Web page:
- This week’s must-hear songs include cuts by Ke$ha, Robert Smith, and Ben Gibbard
- Titus Andronicus and Wanda Jackson helm this week’s best tracks
- New tracks from Missy Elliott and P.O.S. highlight the week in music
- Kanye West, Jay-Z, and a stoned-sounding Michael Jackson dominate this week’s tracks
- This week, it’s all about No Doubt and a metal Jawbreaker cover
We get a lot of records sent to us here at The A.V. Club. Fortunately, we end up liking some of them. In Playlisted, we share our latest recommendations.
Album: Armor On by Dawn Richard (out now on Our Dawn Entertainment)
Press play if you like: Posh, sonically innovative R&B with shades of Sade; percussive laments à la 808s And Heartbreak; reclusive dance music
Some background: Dawn Richard has spent the bulk of her career working under or alongside Diddy, first as a member of his Making The Band girl group Danity Kane, then as a partner in his hip-hop/pop project Diddy-Dirty Money. Though that trio only released one album before disbanding, 2010’s Last Train To Paris, it was surprisingly good—a lavish collage of contemporary dance and electronic sounds that was infinitely more sophisticated than anybody could have expected from a project called Diddy-Dirty Money. Sensing that her solo career wasn’t a priority for Bad Boy, Richard left the label after Dirty Money’s breakup, but the singer carries that project’s best tendencies with her on her self-released Armor On, an electronic R&B record that plays more like Portishead than Keri Hilson. This one was crafted with headphones in mind. Primary producer Druski underscores Richard’s ruminations on sacrifice and heartache with a moody accompaniment of shivering synths and standoffish drums. Each track has a distinct percussive stamp: uneasy drum-and-bass breakbeats weave through “Black Lipstick”; “Bombs” cracks with fierce snares; tribal bongos steady “Heaven.” The sounds themselves aren’t new, but the final package is: Armor On is an unusually inward and temperamental pop record.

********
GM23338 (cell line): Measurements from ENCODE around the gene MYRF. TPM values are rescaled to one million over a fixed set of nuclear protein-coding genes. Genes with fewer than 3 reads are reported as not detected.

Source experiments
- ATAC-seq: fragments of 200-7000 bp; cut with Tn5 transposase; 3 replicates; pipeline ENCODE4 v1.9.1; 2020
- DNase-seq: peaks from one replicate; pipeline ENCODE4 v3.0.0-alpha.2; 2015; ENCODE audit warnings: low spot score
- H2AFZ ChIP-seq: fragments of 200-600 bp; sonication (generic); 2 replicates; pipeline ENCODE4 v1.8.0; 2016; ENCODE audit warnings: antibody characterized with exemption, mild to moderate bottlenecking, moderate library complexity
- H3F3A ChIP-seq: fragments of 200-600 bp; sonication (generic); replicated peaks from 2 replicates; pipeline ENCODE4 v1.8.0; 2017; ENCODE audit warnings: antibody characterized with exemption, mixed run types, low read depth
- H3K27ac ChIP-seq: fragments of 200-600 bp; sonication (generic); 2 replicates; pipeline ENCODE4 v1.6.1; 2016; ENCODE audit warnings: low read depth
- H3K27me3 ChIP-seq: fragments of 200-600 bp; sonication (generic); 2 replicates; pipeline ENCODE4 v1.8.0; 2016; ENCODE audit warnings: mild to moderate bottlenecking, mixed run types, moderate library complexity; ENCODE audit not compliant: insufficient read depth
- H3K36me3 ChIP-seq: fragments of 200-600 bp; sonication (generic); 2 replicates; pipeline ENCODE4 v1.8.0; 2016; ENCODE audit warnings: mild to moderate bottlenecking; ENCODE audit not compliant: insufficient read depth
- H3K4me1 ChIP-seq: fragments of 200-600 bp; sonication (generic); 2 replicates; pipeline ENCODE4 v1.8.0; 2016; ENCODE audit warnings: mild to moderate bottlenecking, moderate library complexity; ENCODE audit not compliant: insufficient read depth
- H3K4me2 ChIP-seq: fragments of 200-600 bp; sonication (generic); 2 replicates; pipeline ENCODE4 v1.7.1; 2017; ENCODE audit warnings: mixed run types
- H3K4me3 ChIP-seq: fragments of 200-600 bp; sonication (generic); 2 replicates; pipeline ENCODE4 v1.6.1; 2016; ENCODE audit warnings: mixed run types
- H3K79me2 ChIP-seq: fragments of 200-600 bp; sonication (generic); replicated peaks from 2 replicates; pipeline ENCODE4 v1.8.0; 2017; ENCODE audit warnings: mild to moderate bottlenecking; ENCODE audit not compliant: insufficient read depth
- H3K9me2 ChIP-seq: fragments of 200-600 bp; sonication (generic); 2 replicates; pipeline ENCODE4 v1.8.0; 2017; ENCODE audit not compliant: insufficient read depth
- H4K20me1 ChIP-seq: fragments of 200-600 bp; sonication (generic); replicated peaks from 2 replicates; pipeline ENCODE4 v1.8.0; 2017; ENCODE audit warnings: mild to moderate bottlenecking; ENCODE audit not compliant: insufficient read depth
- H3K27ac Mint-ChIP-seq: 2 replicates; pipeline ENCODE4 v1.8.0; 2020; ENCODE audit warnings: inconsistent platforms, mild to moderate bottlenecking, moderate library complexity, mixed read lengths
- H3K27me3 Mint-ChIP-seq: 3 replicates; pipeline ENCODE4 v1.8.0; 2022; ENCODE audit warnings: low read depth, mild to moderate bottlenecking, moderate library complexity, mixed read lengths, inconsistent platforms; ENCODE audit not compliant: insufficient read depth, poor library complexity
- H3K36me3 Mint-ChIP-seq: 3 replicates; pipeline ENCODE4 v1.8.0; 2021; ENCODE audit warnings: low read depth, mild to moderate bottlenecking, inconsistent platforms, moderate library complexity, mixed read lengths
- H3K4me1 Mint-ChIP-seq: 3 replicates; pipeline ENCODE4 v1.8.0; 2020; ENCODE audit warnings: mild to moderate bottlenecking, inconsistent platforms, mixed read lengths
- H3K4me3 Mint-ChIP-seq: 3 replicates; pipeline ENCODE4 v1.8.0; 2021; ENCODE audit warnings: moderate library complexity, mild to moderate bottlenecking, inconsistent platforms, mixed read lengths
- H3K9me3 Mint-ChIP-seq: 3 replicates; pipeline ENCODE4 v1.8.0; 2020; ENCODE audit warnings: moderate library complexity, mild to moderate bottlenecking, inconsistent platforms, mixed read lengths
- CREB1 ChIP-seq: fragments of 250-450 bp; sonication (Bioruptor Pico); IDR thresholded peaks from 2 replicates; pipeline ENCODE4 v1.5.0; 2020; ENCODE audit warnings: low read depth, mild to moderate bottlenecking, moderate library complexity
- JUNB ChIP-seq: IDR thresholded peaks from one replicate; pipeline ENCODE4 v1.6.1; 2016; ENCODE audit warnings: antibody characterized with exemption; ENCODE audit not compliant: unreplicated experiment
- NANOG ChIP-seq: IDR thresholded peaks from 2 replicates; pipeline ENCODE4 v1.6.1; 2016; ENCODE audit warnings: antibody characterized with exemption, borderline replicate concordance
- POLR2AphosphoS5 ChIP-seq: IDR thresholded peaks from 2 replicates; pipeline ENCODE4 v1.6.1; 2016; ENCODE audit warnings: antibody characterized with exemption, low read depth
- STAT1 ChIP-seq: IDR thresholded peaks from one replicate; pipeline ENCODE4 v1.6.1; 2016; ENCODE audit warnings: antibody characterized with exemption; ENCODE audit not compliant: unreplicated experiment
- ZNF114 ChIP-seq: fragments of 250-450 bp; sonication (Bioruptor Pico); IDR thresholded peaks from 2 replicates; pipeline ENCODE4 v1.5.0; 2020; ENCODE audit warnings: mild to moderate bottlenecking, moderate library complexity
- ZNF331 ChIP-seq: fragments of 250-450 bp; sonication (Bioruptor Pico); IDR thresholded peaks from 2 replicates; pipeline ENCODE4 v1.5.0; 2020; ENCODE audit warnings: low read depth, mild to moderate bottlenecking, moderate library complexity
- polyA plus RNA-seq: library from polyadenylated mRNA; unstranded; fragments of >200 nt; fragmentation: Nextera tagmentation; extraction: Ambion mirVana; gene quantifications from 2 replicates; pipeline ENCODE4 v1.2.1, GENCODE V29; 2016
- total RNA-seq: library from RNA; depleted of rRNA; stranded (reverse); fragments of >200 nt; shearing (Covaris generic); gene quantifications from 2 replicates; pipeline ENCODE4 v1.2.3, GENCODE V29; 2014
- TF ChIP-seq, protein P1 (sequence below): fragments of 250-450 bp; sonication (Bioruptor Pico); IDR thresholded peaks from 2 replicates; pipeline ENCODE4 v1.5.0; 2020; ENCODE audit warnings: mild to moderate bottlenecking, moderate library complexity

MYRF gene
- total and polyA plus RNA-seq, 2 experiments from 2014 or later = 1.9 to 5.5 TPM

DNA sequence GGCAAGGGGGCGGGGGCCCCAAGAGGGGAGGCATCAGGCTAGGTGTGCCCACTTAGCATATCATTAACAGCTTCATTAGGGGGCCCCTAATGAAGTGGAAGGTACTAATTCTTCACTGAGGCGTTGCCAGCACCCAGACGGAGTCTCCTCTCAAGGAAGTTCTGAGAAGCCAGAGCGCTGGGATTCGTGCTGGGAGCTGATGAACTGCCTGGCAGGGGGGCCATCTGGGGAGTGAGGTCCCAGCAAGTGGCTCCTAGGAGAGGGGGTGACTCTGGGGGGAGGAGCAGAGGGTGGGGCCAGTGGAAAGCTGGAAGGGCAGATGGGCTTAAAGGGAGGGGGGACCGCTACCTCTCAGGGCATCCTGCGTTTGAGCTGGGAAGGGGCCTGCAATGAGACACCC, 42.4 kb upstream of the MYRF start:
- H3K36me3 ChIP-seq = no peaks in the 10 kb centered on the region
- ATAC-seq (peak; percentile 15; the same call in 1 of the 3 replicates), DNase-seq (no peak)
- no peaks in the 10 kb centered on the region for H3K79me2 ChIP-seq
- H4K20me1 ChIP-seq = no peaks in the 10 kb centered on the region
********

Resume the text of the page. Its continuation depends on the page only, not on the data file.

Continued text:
Try this: The album pointedly resists the Euro-house beats that now dominate Top 40 radio, save for one magnificent dance number that highlights what so many other dance-pop songs do wrong. Rather than starting in mega-mix overdrive, the Rick Rude-produced “Faith” builds to its climax, so when its combustible synths finally ignite, the payoff is fully earned.